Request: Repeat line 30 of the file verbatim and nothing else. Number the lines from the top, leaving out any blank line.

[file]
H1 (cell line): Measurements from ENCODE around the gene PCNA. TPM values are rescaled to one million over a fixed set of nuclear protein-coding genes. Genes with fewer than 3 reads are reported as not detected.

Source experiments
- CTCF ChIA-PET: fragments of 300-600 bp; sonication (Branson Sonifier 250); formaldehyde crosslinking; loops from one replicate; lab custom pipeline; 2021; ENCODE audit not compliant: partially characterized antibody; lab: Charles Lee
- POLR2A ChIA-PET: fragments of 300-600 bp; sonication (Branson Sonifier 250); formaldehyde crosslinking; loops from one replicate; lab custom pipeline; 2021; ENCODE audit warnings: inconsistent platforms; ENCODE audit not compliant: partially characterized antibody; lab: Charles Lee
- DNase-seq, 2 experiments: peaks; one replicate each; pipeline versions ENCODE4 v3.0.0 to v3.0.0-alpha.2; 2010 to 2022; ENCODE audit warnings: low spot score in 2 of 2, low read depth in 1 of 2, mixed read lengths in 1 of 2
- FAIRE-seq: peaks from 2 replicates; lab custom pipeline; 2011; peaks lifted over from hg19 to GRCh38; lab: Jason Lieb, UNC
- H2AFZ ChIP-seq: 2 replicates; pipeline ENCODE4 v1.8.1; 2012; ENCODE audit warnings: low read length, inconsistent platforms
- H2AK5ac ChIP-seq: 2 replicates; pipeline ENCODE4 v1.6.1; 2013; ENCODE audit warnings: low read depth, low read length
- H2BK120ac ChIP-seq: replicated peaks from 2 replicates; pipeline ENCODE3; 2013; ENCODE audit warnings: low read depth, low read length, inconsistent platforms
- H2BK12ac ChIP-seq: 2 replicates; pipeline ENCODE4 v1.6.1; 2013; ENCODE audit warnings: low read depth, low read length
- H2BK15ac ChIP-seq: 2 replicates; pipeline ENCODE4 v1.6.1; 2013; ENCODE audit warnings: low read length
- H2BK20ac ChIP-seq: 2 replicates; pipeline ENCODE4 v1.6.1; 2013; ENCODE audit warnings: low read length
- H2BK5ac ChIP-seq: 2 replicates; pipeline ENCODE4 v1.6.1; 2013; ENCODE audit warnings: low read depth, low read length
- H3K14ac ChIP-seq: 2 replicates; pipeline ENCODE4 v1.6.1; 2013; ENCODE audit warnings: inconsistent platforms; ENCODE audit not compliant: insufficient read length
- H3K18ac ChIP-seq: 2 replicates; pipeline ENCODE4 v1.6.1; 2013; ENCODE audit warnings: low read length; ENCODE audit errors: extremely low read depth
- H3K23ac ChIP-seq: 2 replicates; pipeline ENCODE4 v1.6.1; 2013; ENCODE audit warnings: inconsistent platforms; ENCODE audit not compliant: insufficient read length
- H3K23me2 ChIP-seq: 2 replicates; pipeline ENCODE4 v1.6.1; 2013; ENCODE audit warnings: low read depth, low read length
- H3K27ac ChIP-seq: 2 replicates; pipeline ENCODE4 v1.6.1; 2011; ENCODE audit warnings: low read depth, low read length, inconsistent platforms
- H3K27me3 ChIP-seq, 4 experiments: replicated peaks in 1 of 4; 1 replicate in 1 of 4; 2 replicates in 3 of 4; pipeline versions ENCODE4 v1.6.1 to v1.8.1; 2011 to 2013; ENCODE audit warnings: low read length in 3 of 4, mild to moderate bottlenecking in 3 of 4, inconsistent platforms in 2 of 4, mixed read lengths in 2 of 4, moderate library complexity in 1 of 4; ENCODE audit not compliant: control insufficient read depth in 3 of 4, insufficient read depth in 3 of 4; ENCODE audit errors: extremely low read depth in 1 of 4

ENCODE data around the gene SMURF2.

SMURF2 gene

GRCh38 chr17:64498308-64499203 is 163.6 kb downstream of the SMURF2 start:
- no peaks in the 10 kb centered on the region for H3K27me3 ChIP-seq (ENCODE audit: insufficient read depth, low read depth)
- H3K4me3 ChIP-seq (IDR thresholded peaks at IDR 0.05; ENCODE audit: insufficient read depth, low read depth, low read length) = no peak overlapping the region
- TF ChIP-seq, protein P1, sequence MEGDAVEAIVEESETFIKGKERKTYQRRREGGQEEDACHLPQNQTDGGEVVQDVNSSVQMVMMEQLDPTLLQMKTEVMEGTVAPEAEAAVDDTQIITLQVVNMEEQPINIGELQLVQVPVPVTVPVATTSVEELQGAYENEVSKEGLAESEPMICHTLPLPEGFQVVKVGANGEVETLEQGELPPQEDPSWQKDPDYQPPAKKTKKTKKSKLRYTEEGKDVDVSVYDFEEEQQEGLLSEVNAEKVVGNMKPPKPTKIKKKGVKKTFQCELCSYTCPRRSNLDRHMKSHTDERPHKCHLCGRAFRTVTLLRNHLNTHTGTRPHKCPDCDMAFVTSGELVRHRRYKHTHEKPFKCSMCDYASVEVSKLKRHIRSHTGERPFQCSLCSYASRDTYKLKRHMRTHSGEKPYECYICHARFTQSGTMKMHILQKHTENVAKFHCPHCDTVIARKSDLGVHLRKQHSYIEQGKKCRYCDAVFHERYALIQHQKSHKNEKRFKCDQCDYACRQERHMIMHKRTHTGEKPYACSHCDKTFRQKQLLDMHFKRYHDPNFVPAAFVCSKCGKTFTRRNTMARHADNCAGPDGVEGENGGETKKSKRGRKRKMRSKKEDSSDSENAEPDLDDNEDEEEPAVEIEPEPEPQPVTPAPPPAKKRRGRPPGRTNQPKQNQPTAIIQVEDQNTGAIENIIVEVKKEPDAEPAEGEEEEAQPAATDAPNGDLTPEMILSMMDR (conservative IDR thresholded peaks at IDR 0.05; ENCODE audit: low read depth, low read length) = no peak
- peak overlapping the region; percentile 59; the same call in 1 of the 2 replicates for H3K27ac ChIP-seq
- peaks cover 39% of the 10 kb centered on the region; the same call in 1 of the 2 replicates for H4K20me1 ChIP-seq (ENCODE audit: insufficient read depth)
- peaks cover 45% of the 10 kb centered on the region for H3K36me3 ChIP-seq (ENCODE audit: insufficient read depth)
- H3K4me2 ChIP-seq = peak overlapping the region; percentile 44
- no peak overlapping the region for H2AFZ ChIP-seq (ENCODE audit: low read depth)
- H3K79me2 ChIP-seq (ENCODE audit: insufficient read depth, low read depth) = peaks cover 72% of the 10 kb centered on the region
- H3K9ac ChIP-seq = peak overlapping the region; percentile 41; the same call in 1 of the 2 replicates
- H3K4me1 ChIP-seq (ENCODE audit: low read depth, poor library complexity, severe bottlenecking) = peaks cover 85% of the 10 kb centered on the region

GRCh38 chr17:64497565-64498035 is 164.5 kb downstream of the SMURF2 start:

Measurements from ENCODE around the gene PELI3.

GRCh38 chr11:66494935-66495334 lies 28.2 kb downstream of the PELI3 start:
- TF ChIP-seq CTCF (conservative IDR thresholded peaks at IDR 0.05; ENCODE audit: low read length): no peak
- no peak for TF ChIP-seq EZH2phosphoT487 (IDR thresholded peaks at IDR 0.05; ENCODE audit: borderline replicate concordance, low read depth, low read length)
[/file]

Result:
- no peak overlapping the region for H2AFZ ChIP-seq (ENCODE audit: low read depth)